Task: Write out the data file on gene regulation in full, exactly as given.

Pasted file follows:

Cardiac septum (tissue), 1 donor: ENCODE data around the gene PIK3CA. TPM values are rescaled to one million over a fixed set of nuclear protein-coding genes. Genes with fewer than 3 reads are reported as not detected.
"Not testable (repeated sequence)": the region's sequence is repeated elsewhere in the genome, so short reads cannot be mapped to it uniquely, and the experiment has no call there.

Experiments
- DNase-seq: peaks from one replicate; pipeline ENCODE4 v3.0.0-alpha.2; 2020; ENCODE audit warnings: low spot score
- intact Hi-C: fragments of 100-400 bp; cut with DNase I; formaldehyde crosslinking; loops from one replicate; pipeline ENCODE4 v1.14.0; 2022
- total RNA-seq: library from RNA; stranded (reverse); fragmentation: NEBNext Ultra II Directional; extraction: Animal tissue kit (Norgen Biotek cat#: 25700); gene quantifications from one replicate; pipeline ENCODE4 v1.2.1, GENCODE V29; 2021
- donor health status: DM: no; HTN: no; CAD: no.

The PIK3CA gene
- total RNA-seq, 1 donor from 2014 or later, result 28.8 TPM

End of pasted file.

Cardiac septum (tissue), 1 donor: ENCODE data around the gene PIK3CA. TPM values are rescaled to one million over a fixed set of nuclear protein-coding genes. Genes with fewer than 3 reads are reported as not detected.
"Not testable (repeated sequence)": the region's sequence is repeated elsewhere in the genome, so short reads cannot be mapped to it uniquely, and the experiment has no call there.

Experiments
- DNase-seq: peaks from one replicate; pipeline ENCODE4 v3.0.0-alpha.2; 2020; ENCODE audit warnings: low spot score
- intact Hi-C: fragments of 100-400 bp; cut with DNase I; formaldehyde crosslinking; loops from one replicate; pipeline ENCODE4 v1.14.0; 2022
- total RNA-seq: library from RNA; stranded (reverse); fragmentation: NEBNext Ultra II Directional; extraction: Animal tissue kit (Norgen Biotek cat#: 25700); gene quantifications from one replicate; pipeline ENCODE4 v1.2.1, GENCODE V29; 2021
- donor health status: DM: no; HTN: no; CAD: no.

The PIK3CA gene
- total RNA-seq, 1 donor from 2014 or later, result 28.8 TPM